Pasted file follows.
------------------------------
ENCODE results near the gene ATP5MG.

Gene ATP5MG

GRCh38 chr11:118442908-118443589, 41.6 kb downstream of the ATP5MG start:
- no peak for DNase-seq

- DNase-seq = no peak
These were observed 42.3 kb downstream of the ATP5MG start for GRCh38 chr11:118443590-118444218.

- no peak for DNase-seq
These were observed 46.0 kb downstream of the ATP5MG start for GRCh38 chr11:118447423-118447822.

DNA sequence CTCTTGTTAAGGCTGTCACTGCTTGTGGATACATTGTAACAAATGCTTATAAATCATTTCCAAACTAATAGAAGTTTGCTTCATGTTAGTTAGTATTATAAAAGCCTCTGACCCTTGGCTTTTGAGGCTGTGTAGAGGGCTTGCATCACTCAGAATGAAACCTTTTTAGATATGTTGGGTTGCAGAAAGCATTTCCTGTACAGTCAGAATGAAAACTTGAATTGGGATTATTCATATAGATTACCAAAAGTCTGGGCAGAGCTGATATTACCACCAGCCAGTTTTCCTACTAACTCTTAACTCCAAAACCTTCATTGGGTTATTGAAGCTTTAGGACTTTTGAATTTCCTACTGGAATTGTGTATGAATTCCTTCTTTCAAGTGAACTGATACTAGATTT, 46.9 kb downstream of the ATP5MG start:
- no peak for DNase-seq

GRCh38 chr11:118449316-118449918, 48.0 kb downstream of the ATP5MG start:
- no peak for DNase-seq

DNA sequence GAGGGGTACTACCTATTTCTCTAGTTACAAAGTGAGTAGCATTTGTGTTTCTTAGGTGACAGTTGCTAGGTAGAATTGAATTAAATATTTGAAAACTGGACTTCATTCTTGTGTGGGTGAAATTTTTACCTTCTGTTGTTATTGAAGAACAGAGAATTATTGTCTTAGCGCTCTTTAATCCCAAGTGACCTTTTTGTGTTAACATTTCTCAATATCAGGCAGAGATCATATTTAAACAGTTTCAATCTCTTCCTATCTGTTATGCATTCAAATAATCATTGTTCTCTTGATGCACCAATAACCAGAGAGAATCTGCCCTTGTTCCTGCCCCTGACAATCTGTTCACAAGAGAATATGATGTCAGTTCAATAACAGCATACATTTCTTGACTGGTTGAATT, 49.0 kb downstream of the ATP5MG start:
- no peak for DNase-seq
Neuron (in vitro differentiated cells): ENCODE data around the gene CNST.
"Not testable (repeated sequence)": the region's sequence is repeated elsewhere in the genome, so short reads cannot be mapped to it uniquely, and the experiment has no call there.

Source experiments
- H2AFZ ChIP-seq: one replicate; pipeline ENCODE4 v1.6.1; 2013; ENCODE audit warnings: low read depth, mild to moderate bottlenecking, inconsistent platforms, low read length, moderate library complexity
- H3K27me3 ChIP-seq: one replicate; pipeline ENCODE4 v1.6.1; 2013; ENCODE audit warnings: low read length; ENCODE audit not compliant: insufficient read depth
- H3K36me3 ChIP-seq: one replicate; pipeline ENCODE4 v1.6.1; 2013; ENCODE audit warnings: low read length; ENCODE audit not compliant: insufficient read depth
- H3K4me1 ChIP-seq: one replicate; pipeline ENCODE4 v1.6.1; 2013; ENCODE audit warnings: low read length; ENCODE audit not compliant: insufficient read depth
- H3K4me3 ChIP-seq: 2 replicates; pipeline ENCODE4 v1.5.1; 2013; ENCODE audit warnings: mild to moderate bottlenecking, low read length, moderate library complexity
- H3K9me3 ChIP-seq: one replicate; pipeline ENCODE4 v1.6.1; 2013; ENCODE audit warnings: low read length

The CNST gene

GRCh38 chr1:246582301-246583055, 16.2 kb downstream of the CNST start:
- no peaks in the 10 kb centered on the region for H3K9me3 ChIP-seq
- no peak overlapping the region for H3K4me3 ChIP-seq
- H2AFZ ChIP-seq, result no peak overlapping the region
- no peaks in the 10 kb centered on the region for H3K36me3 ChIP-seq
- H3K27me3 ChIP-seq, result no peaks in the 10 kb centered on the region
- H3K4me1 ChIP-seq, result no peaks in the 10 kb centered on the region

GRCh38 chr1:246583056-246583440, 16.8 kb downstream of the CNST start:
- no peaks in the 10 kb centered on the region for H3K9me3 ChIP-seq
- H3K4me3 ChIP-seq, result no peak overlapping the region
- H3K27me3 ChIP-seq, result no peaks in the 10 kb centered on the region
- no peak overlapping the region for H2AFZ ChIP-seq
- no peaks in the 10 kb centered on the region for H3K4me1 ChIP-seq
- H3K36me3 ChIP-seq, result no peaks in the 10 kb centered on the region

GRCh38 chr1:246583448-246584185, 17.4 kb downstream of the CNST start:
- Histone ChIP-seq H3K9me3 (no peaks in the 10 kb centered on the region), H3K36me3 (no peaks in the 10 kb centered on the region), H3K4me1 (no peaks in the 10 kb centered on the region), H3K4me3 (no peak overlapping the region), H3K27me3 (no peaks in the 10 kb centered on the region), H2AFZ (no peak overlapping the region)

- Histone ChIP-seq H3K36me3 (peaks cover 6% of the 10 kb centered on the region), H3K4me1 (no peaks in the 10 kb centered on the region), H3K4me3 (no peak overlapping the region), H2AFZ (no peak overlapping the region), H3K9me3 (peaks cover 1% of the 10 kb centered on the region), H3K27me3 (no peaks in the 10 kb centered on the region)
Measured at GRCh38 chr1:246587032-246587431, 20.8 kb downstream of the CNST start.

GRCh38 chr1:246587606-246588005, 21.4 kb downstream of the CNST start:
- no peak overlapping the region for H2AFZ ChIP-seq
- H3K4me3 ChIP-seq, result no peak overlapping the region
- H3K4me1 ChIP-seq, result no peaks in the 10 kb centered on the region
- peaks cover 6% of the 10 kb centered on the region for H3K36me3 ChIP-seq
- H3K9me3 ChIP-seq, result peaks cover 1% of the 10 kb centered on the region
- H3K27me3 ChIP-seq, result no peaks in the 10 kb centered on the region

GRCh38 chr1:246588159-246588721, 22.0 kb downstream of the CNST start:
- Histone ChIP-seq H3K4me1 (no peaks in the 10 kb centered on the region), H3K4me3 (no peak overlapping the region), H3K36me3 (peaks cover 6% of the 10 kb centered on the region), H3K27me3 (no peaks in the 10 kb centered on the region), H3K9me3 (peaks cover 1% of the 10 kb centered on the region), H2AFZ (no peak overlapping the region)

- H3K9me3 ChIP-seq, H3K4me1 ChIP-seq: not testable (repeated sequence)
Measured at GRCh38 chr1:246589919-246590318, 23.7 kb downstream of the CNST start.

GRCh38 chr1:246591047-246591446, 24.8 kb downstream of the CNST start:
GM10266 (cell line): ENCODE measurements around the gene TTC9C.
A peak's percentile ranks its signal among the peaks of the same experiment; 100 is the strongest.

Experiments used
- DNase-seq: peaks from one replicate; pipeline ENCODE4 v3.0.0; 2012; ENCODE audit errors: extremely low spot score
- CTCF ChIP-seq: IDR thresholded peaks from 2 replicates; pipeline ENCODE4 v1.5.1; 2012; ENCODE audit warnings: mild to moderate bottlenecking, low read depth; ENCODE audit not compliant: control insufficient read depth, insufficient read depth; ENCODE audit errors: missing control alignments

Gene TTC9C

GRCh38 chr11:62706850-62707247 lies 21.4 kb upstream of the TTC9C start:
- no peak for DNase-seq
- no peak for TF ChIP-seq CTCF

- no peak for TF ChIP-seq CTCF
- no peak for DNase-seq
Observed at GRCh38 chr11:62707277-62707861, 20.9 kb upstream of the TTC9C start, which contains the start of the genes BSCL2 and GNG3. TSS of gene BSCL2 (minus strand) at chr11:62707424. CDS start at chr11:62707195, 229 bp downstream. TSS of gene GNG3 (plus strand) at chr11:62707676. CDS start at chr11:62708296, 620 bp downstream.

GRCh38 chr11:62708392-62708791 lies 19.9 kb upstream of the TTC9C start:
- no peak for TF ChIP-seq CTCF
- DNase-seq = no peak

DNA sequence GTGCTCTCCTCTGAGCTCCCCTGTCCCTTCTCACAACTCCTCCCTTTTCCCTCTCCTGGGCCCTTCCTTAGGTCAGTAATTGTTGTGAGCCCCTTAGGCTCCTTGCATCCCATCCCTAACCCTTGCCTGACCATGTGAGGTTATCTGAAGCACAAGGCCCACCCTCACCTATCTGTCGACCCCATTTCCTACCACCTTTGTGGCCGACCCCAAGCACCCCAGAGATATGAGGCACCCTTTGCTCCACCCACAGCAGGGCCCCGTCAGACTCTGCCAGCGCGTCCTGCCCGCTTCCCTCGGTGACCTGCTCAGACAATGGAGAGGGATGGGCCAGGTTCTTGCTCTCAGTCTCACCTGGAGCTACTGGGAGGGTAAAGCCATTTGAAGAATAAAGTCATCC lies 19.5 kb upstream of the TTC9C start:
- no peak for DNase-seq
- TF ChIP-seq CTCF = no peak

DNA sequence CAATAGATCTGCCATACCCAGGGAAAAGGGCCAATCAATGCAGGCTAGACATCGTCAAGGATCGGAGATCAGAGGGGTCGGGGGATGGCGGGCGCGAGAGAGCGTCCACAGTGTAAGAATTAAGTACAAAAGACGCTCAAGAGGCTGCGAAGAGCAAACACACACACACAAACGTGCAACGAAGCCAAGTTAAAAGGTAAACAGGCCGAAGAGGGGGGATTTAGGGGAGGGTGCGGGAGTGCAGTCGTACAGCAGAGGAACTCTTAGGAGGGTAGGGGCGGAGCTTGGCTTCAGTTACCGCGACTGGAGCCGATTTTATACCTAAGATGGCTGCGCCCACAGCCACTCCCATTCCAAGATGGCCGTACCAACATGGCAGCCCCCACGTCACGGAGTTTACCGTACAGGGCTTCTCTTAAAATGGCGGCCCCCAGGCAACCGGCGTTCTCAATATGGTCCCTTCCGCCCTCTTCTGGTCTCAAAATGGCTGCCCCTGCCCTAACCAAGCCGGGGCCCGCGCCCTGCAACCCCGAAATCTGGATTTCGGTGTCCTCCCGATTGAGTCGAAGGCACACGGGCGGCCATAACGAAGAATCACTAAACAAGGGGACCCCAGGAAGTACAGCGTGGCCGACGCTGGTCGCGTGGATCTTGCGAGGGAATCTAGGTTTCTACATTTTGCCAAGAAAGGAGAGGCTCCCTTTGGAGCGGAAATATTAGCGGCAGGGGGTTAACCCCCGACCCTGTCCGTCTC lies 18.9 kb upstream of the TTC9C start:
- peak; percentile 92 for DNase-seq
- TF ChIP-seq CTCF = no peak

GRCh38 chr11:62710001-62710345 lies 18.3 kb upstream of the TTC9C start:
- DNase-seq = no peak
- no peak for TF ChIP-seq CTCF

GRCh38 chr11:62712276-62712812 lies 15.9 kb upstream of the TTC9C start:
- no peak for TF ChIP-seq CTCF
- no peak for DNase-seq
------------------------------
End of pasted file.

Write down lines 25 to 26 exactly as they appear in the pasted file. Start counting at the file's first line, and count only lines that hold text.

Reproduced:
GRCh38 chr1:246582301-246583055, 16.2 kb downstream of the CNST start:
- no peaks in the 10 kb centered on the region for H3K9me3 ChIP-seq